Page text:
Berkshire Immigrant Center Executive Director Leaves After 17 Years

Apr 30, 2019

A nonprofit that serves Berkshire County’s immigrant population is undergoing a leadership change. 

Friday marked Brooke Mead’s last day after 17 years at the Pittsfield-based non-profit Berkshire Immigrant Center. Mead – who became fluent in Spanish after a high school semester abroad in Venezuela – signed on with what was then known as the New American Citizenship Coalition in 2002 as an outreach coordinator. It was a shoestring operation with only enough funding to keep employees on the clock in short spurts.

“We were in one room," said Mead. "We were started as a refugee resettlement project by the Jewish Federation of the Berkshires. They were over on East Street. We were in this basement room. There were three of us, and I think we had 43 hours combined between the three of us. We had one computer, one email for all of us, one phone line, and we were serving about 200 people a year – primarily wrapping up a resettlement project which had officially ended and really concentrating on U.S. citizenship.”

When it became clear how difficult that process was for immigrants, the group realized it could have a greater impact focusing on citizenship.

“And at the same time too, because the immigrant population was growing and slightly newer we were finding that when we would make referrals to social service providers they didn’t necessarily have people on staff who spoke another language, they hadn’t necessarily done the planning to think about how they could best serve that aspect of our amazing immigrant population,” Mead told WAMC.

With that, they became the Berkshire Immigrant Center – now working out of St. Stephen’s Church in downtown Pittsfield.

“And we started to grow. And we grew to a point where now we’re serving 600 to 700 people in office, another 300 to 500 through presentations and workshops and community events around the county annually," said Mead. "I think it’s like 146 hours combined now – there’s six staff, three fulltime, three part time, we have a seven-office suite. It’s very different.”

The center estimates that Berkshire County is home to over 10,000 foreign-born residents.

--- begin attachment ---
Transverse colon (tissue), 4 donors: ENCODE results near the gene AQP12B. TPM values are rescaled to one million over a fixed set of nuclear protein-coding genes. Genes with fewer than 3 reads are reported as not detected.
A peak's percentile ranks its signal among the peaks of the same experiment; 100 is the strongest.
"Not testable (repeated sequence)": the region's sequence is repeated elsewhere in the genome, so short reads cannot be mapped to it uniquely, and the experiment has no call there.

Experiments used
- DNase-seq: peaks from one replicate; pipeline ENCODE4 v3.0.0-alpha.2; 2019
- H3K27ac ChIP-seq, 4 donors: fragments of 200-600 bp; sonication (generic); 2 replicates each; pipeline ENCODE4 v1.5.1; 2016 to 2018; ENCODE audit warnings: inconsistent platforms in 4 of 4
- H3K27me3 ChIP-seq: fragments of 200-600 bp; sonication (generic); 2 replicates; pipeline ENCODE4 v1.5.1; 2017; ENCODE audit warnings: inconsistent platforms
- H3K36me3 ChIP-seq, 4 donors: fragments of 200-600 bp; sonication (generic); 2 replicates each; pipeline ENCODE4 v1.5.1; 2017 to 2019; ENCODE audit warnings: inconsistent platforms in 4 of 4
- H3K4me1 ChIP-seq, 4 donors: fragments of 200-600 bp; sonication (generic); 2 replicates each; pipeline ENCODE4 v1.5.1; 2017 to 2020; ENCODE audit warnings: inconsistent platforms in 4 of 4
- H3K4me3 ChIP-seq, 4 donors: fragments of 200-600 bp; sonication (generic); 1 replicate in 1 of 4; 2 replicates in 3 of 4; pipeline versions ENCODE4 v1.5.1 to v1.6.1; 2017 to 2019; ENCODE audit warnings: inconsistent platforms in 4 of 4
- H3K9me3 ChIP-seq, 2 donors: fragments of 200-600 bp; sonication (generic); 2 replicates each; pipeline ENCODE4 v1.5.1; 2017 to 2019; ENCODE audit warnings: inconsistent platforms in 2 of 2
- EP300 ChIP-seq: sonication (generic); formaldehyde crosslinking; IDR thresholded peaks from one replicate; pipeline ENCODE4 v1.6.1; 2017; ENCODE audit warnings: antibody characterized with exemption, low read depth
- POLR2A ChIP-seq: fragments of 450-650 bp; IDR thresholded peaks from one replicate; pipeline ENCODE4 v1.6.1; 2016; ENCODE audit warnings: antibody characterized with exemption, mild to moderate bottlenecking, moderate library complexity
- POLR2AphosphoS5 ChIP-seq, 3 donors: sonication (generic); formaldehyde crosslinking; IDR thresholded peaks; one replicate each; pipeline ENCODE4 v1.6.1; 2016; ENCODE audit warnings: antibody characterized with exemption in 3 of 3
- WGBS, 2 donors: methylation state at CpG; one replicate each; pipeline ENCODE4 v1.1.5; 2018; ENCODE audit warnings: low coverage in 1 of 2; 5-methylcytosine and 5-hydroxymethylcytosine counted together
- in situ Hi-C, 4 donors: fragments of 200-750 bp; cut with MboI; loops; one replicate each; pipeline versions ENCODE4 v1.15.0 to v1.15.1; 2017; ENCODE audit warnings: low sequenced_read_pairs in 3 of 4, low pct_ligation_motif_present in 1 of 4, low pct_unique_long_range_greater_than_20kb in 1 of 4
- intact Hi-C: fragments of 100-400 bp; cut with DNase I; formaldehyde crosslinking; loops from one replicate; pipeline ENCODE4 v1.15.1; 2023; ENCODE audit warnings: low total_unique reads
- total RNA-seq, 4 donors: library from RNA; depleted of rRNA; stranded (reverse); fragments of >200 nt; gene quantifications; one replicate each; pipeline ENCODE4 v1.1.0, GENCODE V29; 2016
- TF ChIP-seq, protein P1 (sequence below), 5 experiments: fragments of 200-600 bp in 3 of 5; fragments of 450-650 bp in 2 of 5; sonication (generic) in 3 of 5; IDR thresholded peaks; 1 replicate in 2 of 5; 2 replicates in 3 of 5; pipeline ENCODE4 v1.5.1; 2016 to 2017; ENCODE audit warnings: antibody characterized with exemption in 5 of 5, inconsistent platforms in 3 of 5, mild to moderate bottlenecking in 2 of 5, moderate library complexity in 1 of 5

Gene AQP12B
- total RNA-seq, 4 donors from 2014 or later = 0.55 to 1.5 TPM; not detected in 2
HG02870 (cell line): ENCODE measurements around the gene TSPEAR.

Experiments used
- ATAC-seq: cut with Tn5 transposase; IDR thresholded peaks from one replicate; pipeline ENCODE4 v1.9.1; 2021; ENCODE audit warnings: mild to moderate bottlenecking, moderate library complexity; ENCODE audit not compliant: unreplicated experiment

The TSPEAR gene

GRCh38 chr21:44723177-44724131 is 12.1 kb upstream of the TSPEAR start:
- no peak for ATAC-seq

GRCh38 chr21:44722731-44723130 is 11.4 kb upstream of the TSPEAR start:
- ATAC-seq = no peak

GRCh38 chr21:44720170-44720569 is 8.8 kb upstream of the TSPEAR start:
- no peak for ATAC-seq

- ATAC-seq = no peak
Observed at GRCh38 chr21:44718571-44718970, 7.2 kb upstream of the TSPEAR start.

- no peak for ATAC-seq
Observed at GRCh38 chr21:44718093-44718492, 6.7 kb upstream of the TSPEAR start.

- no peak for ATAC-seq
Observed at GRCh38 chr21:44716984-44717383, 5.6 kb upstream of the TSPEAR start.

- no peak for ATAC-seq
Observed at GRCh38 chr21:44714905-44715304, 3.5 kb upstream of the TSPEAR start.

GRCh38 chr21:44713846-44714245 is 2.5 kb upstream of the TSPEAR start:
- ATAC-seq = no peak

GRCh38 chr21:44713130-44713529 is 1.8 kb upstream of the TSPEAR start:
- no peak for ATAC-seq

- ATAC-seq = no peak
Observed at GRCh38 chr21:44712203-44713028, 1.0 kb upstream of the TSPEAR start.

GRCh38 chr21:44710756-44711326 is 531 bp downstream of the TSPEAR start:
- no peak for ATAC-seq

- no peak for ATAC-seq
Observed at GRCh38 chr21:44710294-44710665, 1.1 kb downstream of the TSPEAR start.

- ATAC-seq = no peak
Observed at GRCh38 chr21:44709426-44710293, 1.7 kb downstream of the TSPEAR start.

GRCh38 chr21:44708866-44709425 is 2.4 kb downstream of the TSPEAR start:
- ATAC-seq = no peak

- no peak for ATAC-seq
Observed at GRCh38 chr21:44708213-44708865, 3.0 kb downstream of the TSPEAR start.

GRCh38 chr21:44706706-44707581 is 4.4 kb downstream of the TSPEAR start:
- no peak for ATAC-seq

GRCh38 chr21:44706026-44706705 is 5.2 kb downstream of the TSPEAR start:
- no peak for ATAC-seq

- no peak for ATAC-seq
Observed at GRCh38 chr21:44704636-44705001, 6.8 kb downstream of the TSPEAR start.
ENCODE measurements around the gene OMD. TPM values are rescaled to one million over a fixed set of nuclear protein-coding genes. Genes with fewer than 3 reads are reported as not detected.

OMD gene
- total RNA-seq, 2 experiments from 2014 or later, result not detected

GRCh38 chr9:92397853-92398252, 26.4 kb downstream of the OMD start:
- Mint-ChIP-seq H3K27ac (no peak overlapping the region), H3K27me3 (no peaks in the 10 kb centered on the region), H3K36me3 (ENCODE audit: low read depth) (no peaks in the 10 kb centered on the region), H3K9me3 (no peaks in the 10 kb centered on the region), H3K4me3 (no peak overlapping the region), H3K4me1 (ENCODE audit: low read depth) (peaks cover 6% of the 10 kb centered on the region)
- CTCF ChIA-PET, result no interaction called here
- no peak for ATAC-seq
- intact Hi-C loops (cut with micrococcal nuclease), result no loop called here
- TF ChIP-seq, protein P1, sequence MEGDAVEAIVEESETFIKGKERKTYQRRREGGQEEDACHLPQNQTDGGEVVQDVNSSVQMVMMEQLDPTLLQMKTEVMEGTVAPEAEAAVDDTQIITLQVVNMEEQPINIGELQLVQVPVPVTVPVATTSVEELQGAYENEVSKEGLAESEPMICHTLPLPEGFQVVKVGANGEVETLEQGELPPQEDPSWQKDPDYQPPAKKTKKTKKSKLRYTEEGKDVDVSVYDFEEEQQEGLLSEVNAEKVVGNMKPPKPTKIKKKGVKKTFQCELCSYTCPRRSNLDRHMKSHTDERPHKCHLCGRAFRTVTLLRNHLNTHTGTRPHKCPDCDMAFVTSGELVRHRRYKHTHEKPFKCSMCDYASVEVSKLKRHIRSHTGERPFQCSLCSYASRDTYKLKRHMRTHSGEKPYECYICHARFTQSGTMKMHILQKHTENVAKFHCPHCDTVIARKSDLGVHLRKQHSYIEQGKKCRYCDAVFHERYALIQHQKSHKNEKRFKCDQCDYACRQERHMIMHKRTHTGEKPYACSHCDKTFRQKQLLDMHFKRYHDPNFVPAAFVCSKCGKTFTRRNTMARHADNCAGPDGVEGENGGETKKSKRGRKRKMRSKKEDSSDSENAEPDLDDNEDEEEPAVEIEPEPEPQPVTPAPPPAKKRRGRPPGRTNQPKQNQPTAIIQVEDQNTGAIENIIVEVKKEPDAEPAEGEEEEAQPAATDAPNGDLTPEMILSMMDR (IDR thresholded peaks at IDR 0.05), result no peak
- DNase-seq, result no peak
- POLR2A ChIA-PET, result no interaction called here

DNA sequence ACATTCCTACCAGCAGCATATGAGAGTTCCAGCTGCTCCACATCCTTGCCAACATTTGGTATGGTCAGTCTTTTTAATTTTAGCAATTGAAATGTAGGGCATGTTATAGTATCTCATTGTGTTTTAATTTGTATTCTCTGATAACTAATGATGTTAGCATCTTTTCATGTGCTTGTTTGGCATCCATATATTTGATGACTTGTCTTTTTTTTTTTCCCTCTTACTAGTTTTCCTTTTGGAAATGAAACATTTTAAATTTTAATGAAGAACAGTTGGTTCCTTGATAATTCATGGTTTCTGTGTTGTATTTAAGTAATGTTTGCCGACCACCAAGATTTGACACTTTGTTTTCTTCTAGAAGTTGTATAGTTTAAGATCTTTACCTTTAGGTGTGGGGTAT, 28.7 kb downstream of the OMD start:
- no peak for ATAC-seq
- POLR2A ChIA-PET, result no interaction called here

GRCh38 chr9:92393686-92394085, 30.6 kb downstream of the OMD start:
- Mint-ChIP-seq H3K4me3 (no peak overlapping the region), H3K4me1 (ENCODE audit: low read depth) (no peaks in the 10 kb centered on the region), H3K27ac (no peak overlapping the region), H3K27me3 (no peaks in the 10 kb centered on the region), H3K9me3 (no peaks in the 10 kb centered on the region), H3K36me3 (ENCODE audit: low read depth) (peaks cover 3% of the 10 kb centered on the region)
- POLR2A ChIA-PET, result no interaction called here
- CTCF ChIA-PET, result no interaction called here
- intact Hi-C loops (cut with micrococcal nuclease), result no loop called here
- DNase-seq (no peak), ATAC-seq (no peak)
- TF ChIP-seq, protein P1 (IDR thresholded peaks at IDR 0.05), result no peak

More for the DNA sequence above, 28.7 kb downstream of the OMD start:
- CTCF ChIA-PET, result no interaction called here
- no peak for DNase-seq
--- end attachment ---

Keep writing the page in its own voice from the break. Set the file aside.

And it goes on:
Mead leaves the center as its executive director, a year after it won Best Small Nonprofit 2018 from the Massachusetts Nonprofit Network. She stresses that the center’s greatest strength comes from presenting a Berkshire County with open arms to the world.

“The Berkshire Immigrant Center is a center that really is human being focused – connection between one human being and another," said Mead. "And we know how important immigrants – our new neighbors, our new friends, our new colleagues, or maybe not even new, maybe they’ve been here 10 or 15 years – are to this county, and everyone who works here – including, we have immigrants who work here – is really excited to welcome to them and gets how important that is to the future of our county.”

Mead says she’s currently exploring options for her next job.

Now, Michelle Lopez – currently the assistant director for study abroad at Brandeis University in Waltham, Massachusetts – will step in. Acknowledging the shoes she has to fill, she’s already getting her priorities in order for her new responsibilities.

“We want as many clients to come in to the center as possible, and let them know it’s a safe space for them to come and have their questions answered and seek the help that they need," said Lopez. "I know that things are a little bit more fearful now under the current administration than they used to be, and I’m sure that’s preventing some people to come in and seek help.”

Lopez experienced firsthand the difficulty of attaining citizenship through her Cuban husband’s efforts to settle in the States. She wants to see the center continue to expand its missions throughout the county.

“We’re a place that people see as stationary, and a place that people come to see us," said the new executive director. "But I would also like our voices and faces to be out in the community inviting community members to get involved and understand what we’re doing there and hopefully volunteer more and invite people to come speak and hear their stories.”